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National Capital Chapter

The many faces of APR (Accreditation in Public Relations) professionals

by Barbara Burfeind, APR+M, PRSA Fellow 

During the month of April we highlight the Accreditation in Public Relations (APR) and APR+M (Military Communication) programs.  Currently, with so many people teleworking from home, and many finding some additional free time, this may be the opportunity for you to explore pursuing your APR or APR+M.

Why get the APR?  Here are my top reasons:

  • Jobs – APR sets you apart; it shows you are motivated to improve your skills. Employers like the idea of a standard for PR, and that the certification represented meeting that standard.
  • Professional development – Accreditation is a professional development opportunity for our entire career field. APR gave me more insight into unfamiliar areas of the profession.  APR was also more affordable than a master’s degree. The cost (about $400), and of course the time you put into the process is a fraction of what a master’s degree will cost you.
  • Strategic perspective – APR taught me about communication theories, research, strategic planning and evaluation, which I later applied to my Navy and civilian public affairs jobs. My value to the organization increased since I understood the need for results and a return on investment.
  • Professional network – My instructors and fellow APRs/APR+Ms became my professional resource for career questions, expertise in unfamiliar areas, and the opportunity to hear how others handled their challenges and issues. I started my APR journey as a Navy Public Affairs Officer when I was assigned as a Defense Information School (DINFOS) public affairs instructor.  My two supervisors were teaching APR classes for the National Capital Chapter (NCC) in Washington, D.C.  Then Army Majors David Medaris (Fish & Wildlife Service program analyst) and Bob Hastings (Executive Vice President, Communications & Government, Bell Helicopter and former DoD Principal Deputy Assistant Secretary of Defense for Public Affairs) were my co-instructors for the course.  I have been mentored and guided by both throughout my career.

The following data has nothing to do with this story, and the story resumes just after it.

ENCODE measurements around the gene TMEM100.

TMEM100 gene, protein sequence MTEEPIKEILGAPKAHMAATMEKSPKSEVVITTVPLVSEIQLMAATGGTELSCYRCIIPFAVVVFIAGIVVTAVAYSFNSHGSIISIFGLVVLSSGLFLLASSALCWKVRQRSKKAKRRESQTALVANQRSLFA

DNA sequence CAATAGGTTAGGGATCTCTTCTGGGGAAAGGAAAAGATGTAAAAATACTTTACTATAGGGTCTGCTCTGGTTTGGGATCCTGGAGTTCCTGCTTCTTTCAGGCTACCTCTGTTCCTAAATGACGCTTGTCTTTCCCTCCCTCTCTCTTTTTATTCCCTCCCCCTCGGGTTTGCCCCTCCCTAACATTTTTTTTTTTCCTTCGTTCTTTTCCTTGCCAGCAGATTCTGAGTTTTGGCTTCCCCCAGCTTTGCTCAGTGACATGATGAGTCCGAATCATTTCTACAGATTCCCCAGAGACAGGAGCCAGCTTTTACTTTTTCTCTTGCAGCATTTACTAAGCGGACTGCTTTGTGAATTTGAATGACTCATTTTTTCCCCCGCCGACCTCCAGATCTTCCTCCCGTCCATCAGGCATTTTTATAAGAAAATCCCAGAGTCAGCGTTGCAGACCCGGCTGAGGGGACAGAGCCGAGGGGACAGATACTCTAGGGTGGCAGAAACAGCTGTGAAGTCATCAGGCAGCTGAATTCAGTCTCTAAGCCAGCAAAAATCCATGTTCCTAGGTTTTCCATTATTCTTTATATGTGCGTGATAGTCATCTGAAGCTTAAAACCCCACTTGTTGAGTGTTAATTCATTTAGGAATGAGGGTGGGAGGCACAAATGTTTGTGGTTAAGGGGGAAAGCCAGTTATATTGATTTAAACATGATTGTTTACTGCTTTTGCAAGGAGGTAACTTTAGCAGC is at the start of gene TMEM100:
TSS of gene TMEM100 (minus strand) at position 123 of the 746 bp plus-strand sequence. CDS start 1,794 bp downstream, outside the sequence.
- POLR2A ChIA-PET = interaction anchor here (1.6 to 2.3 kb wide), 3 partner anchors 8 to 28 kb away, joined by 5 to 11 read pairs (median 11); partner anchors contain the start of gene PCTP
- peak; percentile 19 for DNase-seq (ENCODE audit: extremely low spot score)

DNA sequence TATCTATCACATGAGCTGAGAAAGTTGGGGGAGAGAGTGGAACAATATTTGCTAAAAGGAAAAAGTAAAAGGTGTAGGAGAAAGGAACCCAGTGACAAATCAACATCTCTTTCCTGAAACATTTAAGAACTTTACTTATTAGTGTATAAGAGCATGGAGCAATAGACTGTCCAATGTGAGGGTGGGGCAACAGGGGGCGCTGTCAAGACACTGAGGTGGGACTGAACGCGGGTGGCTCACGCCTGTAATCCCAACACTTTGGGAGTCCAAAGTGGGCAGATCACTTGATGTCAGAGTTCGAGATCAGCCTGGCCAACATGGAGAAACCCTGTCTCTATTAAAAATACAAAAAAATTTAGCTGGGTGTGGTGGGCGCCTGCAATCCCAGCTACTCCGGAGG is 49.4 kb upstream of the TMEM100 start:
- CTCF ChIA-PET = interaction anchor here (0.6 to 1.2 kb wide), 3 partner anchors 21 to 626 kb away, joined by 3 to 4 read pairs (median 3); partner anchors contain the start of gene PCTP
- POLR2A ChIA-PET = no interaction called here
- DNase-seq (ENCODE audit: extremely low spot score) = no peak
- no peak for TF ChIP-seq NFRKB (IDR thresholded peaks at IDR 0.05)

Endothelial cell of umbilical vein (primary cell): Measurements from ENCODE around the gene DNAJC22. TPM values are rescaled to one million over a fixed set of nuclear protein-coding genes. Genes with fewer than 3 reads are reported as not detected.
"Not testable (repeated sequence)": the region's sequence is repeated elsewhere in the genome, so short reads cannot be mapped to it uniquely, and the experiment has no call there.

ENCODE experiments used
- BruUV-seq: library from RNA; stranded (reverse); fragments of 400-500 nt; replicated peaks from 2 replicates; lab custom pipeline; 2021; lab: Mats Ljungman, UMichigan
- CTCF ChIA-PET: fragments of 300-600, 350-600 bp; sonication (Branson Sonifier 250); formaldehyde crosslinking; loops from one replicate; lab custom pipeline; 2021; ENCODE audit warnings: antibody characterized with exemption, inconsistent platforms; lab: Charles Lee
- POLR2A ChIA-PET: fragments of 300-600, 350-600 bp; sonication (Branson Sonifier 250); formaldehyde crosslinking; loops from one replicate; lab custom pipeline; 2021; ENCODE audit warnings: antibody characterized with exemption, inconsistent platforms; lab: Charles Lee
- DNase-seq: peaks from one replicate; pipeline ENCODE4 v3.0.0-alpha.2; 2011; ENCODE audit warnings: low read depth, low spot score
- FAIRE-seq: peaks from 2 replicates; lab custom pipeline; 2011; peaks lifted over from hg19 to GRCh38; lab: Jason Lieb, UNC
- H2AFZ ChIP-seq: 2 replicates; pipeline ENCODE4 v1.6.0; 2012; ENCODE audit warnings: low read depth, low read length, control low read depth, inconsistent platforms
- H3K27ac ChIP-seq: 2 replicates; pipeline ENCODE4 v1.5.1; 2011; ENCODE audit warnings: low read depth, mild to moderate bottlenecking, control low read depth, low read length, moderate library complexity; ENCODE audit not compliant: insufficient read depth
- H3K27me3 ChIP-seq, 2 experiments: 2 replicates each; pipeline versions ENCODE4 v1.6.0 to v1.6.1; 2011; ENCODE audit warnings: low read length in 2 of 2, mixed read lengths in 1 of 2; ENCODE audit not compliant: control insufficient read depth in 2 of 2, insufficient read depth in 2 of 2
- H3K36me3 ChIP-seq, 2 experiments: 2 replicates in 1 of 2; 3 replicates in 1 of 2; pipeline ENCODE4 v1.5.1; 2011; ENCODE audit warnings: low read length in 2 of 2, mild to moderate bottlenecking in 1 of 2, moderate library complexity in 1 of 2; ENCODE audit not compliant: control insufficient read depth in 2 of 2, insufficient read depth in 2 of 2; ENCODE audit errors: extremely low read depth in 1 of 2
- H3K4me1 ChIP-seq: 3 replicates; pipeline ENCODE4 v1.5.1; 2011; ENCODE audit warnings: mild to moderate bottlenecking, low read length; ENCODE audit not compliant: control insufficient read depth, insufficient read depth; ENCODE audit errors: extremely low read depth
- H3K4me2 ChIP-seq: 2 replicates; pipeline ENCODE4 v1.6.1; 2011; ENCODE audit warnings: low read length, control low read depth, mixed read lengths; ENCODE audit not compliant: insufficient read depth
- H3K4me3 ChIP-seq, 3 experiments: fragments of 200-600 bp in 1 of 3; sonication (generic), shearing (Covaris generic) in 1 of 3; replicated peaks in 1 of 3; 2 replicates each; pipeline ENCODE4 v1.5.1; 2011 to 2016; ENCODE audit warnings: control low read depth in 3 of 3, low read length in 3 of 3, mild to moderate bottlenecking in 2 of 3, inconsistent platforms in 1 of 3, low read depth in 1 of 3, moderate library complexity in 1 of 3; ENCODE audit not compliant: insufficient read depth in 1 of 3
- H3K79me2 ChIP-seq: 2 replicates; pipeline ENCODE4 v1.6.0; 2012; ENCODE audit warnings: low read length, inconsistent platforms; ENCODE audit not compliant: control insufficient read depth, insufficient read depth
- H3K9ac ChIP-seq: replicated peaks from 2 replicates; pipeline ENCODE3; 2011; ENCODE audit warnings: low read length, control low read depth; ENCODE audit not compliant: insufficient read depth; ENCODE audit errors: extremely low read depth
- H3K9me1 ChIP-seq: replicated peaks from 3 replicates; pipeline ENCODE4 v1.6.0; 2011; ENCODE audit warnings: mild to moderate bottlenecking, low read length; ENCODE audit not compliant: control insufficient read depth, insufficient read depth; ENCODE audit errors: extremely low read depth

• Leadership — Once you earn the APR designation, you are required to maintain your accreditation. I volunteered to work on the chapter’s accreditation committee, and then was asked to be the APR committee chair.  Others and myself conducted APR Jump Start classes and sat on APR and APR+M panels. I learned so much from these experiences!

 

If you are interested in either the APR or the APR+M, go to:

APR:  https://www.praccreditation.org/apply/apr/
APR+M:  https://www.praccreditation.org/apply/apr-m/

 


About the Author

Barbara Burfeind, APR+M, Fellow PRSA, is a skilled communicator, strategic planner, manager, trainer, and mentor. Her more than 30 years experience included a Public Affairs career in the U.S. Navy, and as a government civilian. Ms. Burfeind was the Public Relations Society of America (PRSA) National Capital Chapter 2009 president. She received her Accredited in Public Relations + Military Communication (APR+M) in 2010 and was the 2011 APR+M Council chair. She was inducted into the PRSA College of Fellows in October 2012, recognizing her career contributions to public relations.  She has a bachelor’s degree from Syracuse University, and a master’s degree from the University of Oklahoma.